Cystectomy, a surgical procedure that removes part or all of the bladder, most often a surgeon implements it because of a diagnosis of bladder cancer. This surgery also treats congenital disabilities that have an impact on the urinary system. In some cases, a cystectomy treats an injury that happened to the bladder, and it also treats neurological disorders that hurt the urinary system. Because this surgery has many complexities, a lot of surgeons will use differing techniques to perform a cystectomy.
What Is a Cystectomy?
This complex procedure used to require an open surgery with a long incision to the reach the bladder, but as said before, the surgical techniques and even the special surgical tools will vary from surgeon to surgeon. In some cases, the robotic laparoscopic form of surgery means the surgeon will make several small, precise incisions using special tools to reach the bladder.
The least invasive procedure, robotic surgery, is a minimally invasive procedure where the surgeon will use remote surgical tools and several small dime size incisions. Whenever taking out the bladder entirely, surgeons will put in extra time to reconstruct the urinary tract and let urine leave the body.
For the surgical reconstruction of the bladder, the surgeon might take part of the intestine and re-purpose into a tube to run from the kidneys to the abdominal wall. The bag worn in the abdomen collects the urine, and it has been called a urinary conduit.
The Different Types of Cystectomy
You have two main types of surgery. First, you have a partial cystectomy, which removes one part of the bladder. Most often, this form of surgery gets used to treat cancer that infiltrated the bladder wall in one area, and it has not gotten bad enough to where it requires a full removal of the bladder. This surgery normally makes sense when cancer is not growing close to where the urine leaves or enters the bladder.
Second, you have a radical cystectomy where you have to remove the entirety of the bladder, the lymph nodes, and the urethra. In some cases, even the nearby organs could have experienced damage from the spread of cancer. If you’re a male with bladder cancer, the seminal vesicles, the prostate, and the vas deferens might be removed as a precaution.
For women, the uterus, the cervix, the ovaries and the fallopian tube might be removed. Whenever a person undergoes this surgery, the surgeon will have to recreate a new path for the patient to pass urine.
Who Needs a Cystectomy?
Most often, this form of surgery treats early stage bladder cancers where a tumor has the least likelihood of spreading to other parts of the body. In some cases, surgery may happen for a recurring bladder cancer. Sometimes a surgeon will recommend an alternative to preserve the bladder.
Other times the surgeon will urge you to remove the entire bladder because it reduces the risk of the cancer returning. The doctor will look at the stage of the disease and give a diagnosis before they follow through with a plan of action.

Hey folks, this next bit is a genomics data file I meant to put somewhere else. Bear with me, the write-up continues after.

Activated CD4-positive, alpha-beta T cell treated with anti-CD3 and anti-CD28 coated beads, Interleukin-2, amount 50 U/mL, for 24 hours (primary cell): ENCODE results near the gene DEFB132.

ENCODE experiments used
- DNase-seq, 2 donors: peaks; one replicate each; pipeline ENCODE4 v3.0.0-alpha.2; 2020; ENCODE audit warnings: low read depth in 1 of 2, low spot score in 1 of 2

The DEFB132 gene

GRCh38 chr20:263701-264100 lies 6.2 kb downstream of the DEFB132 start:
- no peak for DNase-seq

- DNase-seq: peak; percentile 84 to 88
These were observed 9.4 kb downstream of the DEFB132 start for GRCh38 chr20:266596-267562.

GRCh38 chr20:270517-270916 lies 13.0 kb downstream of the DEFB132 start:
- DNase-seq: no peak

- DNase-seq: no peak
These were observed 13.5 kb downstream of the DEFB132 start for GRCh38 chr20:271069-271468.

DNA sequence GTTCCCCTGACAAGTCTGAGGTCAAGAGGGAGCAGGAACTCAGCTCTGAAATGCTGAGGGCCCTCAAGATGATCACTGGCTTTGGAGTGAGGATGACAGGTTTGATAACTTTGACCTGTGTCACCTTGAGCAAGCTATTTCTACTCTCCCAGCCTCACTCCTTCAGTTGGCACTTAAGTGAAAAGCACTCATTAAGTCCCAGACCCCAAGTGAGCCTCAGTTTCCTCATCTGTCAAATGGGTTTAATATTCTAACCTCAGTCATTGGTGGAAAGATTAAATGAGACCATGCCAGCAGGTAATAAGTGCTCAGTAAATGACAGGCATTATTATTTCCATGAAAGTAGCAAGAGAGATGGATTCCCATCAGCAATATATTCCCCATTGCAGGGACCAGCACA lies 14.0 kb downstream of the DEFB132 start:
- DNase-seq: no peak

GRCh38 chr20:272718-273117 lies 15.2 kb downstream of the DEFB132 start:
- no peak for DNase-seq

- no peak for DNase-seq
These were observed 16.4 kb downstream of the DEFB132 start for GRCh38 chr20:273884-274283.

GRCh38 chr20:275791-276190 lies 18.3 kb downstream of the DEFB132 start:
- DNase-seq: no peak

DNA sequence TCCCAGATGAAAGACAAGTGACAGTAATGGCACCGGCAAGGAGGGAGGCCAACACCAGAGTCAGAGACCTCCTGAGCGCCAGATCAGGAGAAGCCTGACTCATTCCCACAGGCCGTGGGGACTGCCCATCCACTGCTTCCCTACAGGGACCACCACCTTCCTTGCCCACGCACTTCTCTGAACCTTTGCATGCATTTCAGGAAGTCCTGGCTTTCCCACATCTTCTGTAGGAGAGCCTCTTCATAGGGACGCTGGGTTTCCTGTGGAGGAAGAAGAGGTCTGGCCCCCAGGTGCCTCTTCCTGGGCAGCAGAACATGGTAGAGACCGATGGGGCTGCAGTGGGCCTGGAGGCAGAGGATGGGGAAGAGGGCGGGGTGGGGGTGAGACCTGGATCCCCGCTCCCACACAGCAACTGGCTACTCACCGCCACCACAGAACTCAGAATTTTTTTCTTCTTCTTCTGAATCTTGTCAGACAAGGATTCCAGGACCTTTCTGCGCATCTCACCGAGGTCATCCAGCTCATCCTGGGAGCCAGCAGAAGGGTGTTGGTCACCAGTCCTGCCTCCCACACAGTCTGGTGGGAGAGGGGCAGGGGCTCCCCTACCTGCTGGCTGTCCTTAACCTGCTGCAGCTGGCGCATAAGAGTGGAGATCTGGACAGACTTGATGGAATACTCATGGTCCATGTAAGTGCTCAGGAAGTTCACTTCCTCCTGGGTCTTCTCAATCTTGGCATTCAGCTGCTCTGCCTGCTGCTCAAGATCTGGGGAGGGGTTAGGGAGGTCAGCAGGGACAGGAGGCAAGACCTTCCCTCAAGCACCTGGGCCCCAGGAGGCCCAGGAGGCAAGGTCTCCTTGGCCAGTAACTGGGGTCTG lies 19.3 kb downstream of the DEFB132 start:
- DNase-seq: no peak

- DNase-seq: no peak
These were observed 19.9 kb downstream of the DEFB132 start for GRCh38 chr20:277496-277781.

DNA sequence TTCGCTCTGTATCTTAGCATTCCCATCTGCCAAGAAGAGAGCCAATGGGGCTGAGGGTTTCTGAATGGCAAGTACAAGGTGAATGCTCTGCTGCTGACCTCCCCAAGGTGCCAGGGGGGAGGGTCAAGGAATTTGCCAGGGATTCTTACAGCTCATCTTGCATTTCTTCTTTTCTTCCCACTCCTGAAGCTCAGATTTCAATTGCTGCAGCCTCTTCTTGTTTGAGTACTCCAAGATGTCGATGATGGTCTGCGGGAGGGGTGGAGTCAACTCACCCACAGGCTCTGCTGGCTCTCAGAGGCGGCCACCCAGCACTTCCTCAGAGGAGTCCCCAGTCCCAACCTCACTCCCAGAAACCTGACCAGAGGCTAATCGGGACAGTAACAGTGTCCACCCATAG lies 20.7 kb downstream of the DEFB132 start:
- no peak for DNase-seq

Risks Involving a Cystectomy
Unfortunately, complications have become common after a patient undergoes a Cystectomy. In particular, the radical form of surgery will come with even higher risks, and it could include anything from short-term to long-term problems. Some of the short-term issues include:
- Bowel obstruction.
- Kidney infection.
- Leaking stool or urine.
Some of the long-term issues include:
- Kidney problems.
- Renal failure.
- Obstruction of the intestines.
- Scar tissue within the intestines.
- Issues with the newly created opening.
Recovery Process & Period
After the surgeon performs a cystectomy, you will normally stay in the hospital for four days to one week. During the first several days, you can expect your body to experience some discomfort as it goes through the healing process. In most cases, you can control the pain with medicine and home treatment. For a full recovery, you can expect it to take between six to eight weeks.
While in recovery, a doctor will usually prescribe you some pain medication like Oxycodone or Vicodin. Along with pain medications, you might also be prescribed a medication to help avoid constipation. Important to note, you will normally have to sit and stand as early as the day after surgery to prevent serious complications like blood clots and pneumonia.
As you recover from surgery, you must stay active and walk every day as part of the aid in the healing process. This also increases your muscle tone and decreases your risk depressed mood. It takes around six weeks before the surgical area heals completely, and during this time you should avoid strenuous exercises and heavy lifting. After three to four weeks out from surgery, you may drive a car.
Alternatives to a Radical Cystectomy
The above surgery has become the preferred treatment for patients. However, some cases have used chemoradiotherapy as a treatment for bladder cancer. Although, the majority of patients will undergo a radical cystectomy, there are cases where bladder sparing chemoradiotherapy will be recommended.
Drawing to a Close
These are some of the things you could expect from a cystectomy. If you have bladder cancer, this surgery could be in your best interest, depending on the circumstances. However, the best way to find out is to talk with your doctor to learn about the best treatment option for you. It is exceptionally important that those who believe they may have bladder cancer to speak with their doctor to get an accurate diagnosis and treatment plan.